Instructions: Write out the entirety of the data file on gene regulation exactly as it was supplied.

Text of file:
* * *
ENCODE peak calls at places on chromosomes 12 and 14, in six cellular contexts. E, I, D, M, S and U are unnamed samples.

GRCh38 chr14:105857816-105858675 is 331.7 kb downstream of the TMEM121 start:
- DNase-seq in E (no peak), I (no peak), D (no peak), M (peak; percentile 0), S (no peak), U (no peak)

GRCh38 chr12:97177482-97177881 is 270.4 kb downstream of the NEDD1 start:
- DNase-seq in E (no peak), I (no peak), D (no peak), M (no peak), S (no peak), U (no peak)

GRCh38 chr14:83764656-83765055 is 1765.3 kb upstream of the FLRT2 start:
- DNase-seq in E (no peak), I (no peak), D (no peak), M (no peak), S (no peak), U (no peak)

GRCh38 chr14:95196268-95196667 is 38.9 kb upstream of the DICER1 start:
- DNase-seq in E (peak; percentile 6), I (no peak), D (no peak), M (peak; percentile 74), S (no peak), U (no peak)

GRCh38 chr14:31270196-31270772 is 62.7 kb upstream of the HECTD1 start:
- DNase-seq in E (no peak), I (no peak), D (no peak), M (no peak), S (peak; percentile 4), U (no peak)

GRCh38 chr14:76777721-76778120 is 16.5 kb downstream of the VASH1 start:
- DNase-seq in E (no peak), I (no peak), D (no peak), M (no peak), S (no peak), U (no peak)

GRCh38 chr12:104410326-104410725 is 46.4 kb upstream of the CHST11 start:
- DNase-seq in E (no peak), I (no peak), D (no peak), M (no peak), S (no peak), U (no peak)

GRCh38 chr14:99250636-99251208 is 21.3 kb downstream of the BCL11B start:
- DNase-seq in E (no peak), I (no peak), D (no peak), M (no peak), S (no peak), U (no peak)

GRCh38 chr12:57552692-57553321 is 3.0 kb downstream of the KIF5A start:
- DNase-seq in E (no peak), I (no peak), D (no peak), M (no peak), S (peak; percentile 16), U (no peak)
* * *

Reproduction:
ENCODE peak calls at places on chromosomes 12 and 14, in six cellular contexts. E, I, D, M, S and U are unnamed samples.

GRCh38 chr14:105857816-105858675 is 331.7 kb downstream of the TMEM121 start:
- DNase-seq in E (no peak), I (no peak), D (no peak), M (peak; percentile 0), S (no peak), U (no peak)

GRCh38 chr12:97177482-97177881 is 270.4 kb downstream of the NEDD1 start:
- DNase-seq in E (no peak), I (no peak), D (no peak), M (no peak), S (no peak), U (no peak)

GRCh38 chr14:83764656-83765055 is 1765.3 kb upstream of the FLRT2 start:
- DNase-seq in E (no peak), I (no peak), D (no peak), M (no peak), S (no peak), U (no peak)

GRCh38 chr14:95196268-95196667 is 38.9 kb upstream of the DICER1 start:
- DNase-seq in E (peak; percentile 6), I (no peak), D (no peak), M (peak; percentile 74), S (no peak), U (no peak)

GRCh38 chr14:31270196-31270772 is 62.7 kb upstream of the HECTD1 start:
- DNase-seq in E (no peak), I (no peak), D (no peak), M (no peak), S (peak; percentile 4), U (no peak)

GRCh38 chr14:76777721-76778120 is 16.5 kb downstream of the VASH1 start:
- DNase-seq in E (no peak), I (no peak), D (no peak), M (no peak), S (no peak), U (no peak)

GRCh38 chr12:104410326-104410725 is 46.4 kb upstream of the CHST11 start:
- DNase-seq in E (no peak), I (no peak), D (no peak), M (no peak), S (no peak), U (no peak)

GRCh38 chr14:99250636-99251208 is 21.3 kb downstream of the BCL11B start:
- DNase-seq in E (no peak), I (no peak), D (no peak), M (no peak), S (no peak), U (no peak)

GRCh38 chr12:57552692-57553321 is 3.0 kb downstream of the KIF5A start:
- DNase-seq in E (no peak), I (no peak), D (no peak), M (no peak), S (peak; percentile 16), U (no peak)